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Winners and Losers - Brazil

16 Nov 2015

The cynics may dismiss it as ‘too little too late’, but Nico Rosberg’s second consecutive victory at Interlagos was impressive nonetheless, as he once more defeated Mercedes team mate Lewis Hamilton, this time depriving the world champion of that elusive win he so craves on idol Ayrton Senna’s home soil. And the Brazilians on the current grid were out of luck too: Sauber’s Felipe Nasr could manage only 13th, and that after compatriot Felipe Massa was excluded from eighth for a pre-race tyre infraction. We take a look back at Sunday’s formbook in the Formula 1 Grande Premio Petrobras do Brasil 2015…


Nico Rosberg, P1
Lewis Hamilton, P2

Rosberg was majestic on his way to a fifth win of the season which put his runner-up position in the drivers’ world championship beyond Vettel’s reach. Hamilton pushed hard, trying at one stage to eke out his tyre life to run a shorter stint later against his team mate, but things didn’t work out and he had to settle for second again.


Sebastian Vettel, P3
Kimi Raikkonen, P4

Vettel gambled on a short mid-race stint on softs, but it didn’t really help him to get close to the Mercedes, whose initial pace he had matched. Towards the end he closed on Hamilton, but only because the latter had backed off to preserve his hard-pressed tyres. Raikkonen, on a two-stop strategy to Vettel’s three, was a lonely fourth, well behind his team mate.


Valtteri Bottas, P5
Felipe Massa, Excluded

Bottas got one of his lost grid places back at the start then drove a canny two-stop race to stay out of trouble and bring his FW37 home in a solid fifth place. Massa continued to struggle on his home track but finished eighth on the road. However, on the grid his right-rear tyre was found to exceed temperature limits by 27 degrees Celsius, and after a post-race stewards’ enquiry he was excluded from the results. Williams intend to appeal the decision.

Force India

Nico Hulkenberg, P6
Sergio Perez, P12

Hulkenberg was very happy to make a two-stopper work and to take a strong sixth place that confirmed Force India’s fifth place in the overall standings. Perez had a tougher time with the handling of his VJM08 and at one stage complained of poor straight-line performance on his way to 12th.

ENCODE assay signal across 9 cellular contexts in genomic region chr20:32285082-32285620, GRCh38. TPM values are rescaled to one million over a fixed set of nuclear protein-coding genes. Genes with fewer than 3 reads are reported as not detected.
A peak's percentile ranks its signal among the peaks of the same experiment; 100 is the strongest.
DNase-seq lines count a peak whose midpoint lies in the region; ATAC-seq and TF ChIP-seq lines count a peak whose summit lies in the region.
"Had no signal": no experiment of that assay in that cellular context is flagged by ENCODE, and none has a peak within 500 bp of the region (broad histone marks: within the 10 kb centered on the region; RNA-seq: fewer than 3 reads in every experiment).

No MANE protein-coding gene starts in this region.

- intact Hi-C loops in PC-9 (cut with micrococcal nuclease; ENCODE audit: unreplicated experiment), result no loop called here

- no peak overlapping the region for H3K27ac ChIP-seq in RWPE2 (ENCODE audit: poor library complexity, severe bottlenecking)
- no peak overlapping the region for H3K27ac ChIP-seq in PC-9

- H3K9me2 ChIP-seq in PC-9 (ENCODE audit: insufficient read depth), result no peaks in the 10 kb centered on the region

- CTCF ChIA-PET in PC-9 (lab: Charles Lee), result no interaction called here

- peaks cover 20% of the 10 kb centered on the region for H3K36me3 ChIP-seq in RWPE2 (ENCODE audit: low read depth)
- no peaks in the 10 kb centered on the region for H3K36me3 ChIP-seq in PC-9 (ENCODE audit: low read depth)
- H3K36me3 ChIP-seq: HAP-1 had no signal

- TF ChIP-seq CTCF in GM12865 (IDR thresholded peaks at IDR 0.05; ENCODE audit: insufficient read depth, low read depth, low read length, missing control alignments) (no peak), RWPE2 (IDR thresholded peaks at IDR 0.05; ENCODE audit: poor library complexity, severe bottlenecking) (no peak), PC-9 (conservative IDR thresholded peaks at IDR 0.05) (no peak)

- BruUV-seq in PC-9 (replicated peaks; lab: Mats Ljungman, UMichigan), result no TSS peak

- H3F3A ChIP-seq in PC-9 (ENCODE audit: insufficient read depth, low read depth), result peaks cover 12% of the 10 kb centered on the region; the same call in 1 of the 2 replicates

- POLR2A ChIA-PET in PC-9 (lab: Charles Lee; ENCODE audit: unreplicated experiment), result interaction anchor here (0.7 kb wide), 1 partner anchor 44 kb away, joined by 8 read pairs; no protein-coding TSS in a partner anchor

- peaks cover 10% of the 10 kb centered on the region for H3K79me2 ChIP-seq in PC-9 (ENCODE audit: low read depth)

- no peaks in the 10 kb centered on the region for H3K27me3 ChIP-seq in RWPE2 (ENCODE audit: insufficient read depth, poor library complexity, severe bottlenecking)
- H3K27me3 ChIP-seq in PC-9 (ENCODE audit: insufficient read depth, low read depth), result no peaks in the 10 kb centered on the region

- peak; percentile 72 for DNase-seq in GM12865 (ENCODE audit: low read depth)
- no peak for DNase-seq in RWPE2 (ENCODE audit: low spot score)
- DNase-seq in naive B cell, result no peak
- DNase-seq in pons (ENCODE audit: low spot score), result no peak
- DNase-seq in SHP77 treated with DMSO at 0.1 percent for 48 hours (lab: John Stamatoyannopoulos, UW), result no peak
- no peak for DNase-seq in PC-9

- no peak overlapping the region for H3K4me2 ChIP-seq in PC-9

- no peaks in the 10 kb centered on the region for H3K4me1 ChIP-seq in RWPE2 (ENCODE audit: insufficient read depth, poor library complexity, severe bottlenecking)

Red Bull

Daniil Kvyat, P7
Daniel Ricciardo, P11

Kvyat once again extracted everything he could from his RB11, with the older-specification Renault powertrain. Seventh was a decent result, but Ricciardo was disappointed with 11th, rueing his grid penalty for switching to the disappointing new engine with its heavily revised specification.


Romain Grosjean, P8
Pastor Maldonado, P10

Lotus had no real problems. Grosjean did a strong three-stop run to take eighth, while Maldonado started on mediums and looked good for a while on two-stops before gradually falling back out of the points. He got a five-second time penalty for pushing Ericsson into a spin the Turn 1, but eventually got a point when Massa was excluded.

Toro Rosso

Max Verstappen, P9
Carlos Sainz, Retired lap 1, engine

Verstappen was in tremendous form in a car that should not have been running as high as he made it run. His battle with Perez and Grosjean was nail-biting stuff, and his round-the-outside passes on the Mexican and, later, Nasr provided some of the race’s best entertainment. Sainz’s engine cut out on the grid, forcing him to start from the pits, and when it cut out again on the opening lap he had to retire.


Felipe Nasr, P13
Marcus Ericsson, P16

Sauber had a tough time, considering that Nasr ran second during the opening pit stops. Sadly, his gamble on a two-stop strategy failed to pay out, while Ericsson’s prospects were damaged when Maldonado sent the Swede briefly skybound when the Lotus hit the Sauber in Turn 1 midway through.


Jenson Button, P14
Fernando Alonso, P15

The McLarens lacked straight-line speed as usual, but both drivers felt that they are making progress on the chassis front. Alonso had to have a second new engine fitted ahead of the race after his problem in qualifying, and his 12th of the year and associated replacement bits earned him 25 grid penalties.


Will Stevens, P17
Alexander Rossi, P18

Stevens finally got the upper hand over team mate Rossi, as Marussia recorded yet another two-car finish to round out the American’s tenure in the second car, which passes back to Roberti Merhi for the season finale in Abu Dhabi in a fortnight’s time.